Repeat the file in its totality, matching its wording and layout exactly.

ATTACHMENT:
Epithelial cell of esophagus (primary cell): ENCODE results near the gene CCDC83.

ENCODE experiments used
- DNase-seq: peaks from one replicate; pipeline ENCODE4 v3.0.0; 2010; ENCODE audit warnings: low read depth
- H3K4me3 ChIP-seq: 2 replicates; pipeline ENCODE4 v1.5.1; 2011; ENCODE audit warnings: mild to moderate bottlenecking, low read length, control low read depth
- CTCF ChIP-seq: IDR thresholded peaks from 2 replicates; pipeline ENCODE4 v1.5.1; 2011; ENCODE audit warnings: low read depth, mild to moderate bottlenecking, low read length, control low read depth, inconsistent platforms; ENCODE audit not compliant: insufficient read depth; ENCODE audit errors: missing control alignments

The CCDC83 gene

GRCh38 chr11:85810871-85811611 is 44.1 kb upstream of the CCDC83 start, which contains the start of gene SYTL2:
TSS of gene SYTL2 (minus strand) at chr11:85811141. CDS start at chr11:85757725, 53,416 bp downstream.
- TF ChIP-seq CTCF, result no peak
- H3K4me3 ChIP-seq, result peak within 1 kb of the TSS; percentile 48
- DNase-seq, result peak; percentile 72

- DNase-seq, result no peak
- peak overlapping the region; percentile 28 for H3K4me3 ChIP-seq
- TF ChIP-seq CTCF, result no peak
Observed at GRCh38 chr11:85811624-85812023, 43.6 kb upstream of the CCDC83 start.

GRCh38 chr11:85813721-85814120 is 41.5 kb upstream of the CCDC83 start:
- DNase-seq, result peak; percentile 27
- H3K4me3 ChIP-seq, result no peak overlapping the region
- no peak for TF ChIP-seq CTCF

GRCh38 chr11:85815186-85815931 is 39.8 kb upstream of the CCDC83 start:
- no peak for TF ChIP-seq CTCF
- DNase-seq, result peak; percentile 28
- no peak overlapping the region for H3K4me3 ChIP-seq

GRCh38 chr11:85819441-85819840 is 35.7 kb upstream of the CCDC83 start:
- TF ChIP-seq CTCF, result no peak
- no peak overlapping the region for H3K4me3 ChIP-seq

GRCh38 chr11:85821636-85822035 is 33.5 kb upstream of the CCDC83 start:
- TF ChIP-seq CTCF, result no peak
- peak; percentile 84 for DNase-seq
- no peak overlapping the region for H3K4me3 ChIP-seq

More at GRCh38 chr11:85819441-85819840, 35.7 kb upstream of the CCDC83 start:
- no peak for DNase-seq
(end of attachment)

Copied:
Epithelial cell of esophagus (primary cell): ENCODE results near the gene CCDC83.

ENCODE experiments used
- DNase-seq: peaks from one replicate; pipeline ENCODE4 v3.0.0; 2010; ENCODE audit warnings: low read depth
- H3K4me3 ChIP-seq: 2 replicates; pipeline ENCODE4 v1.5.1; 2011; ENCODE audit warnings: mild to moderate bottlenecking, low read length, control low read depth
- CTCF ChIP-seq: IDR thresholded peaks from 2 replicates; pipeline ENCODE4 v1.5.1; 2011; ENCODE audit warnings: low read depth, mild to moderate bottlenecking, low read length, control low read depth, inconsistent platforms; ENCODE audit not compliant: insufficient read depth; ENCODE audit errors: missing control alignments

The CCDC83 gene

GRCh38 chr11:85810871-85811611 is 44.1 kb upstream of the CCDC83 start, which contains the start of gene SYTL2:
TSS of gene SYTL2 (minus strand) at chr11:85811141. CDS start at chr11:85757725, 53,416 bp downstream.
- TF ChIP-seq CTCF, result no peak
- H3K4me3 ChIP-seq, result peak within 1 kb of the TSS; percentile 48
- DNase-seq, result peak; percentile 72

- DNase-seq, result no peak
- peak overlapping the region; percentile 28 for H3K4me3 ChIP-seq
- TF ChIP-seq CTCF, result no peak
Observed at GRCh38 chr11:85811624-85812023, 43.6 kb upstream of the CCDC83 start.

GRCh38 chr11:85813721-85814120 is 41.5 kb upstream of the CCDC83 start:
- DNase-seq, result peak; percentile 27
- H3K4me3 ChIP-seq, result no peak overlapping the region
- no peak for TF ChIP-seq CTCF

GRCh38 chr11:85815186-85815931 is 39.8 kb upstream of the CCDC83 start:
- no peak for TF ChIP-seq CTCF
- DNase-seq, result peak; percentile 28
- no peak overlapping the region for H3K4me3 ChIP-seq

GRCh38 chr11:85819441-85819840 is 35.7 kb upstream of the CCDC83 start:
- TF ChIP-seq CTCF, result no peak
- no peak overlapping the region for H3K4me3 ChIP-seq

GRCh38 chr11:85821636-85822035 is 33.5 kb upstream of the CCDC83 start:
- TF ChIP-seq CTCF, result no peak
- peak; percentile 84 for DNase-seq
- no peak overlapping the region for H3K4me3 ChIP-seq

More at GRCh38 chr11:85819441-85819840, 35.7 kb upstream of the CCDC83 start:
- no peak for DNase-seq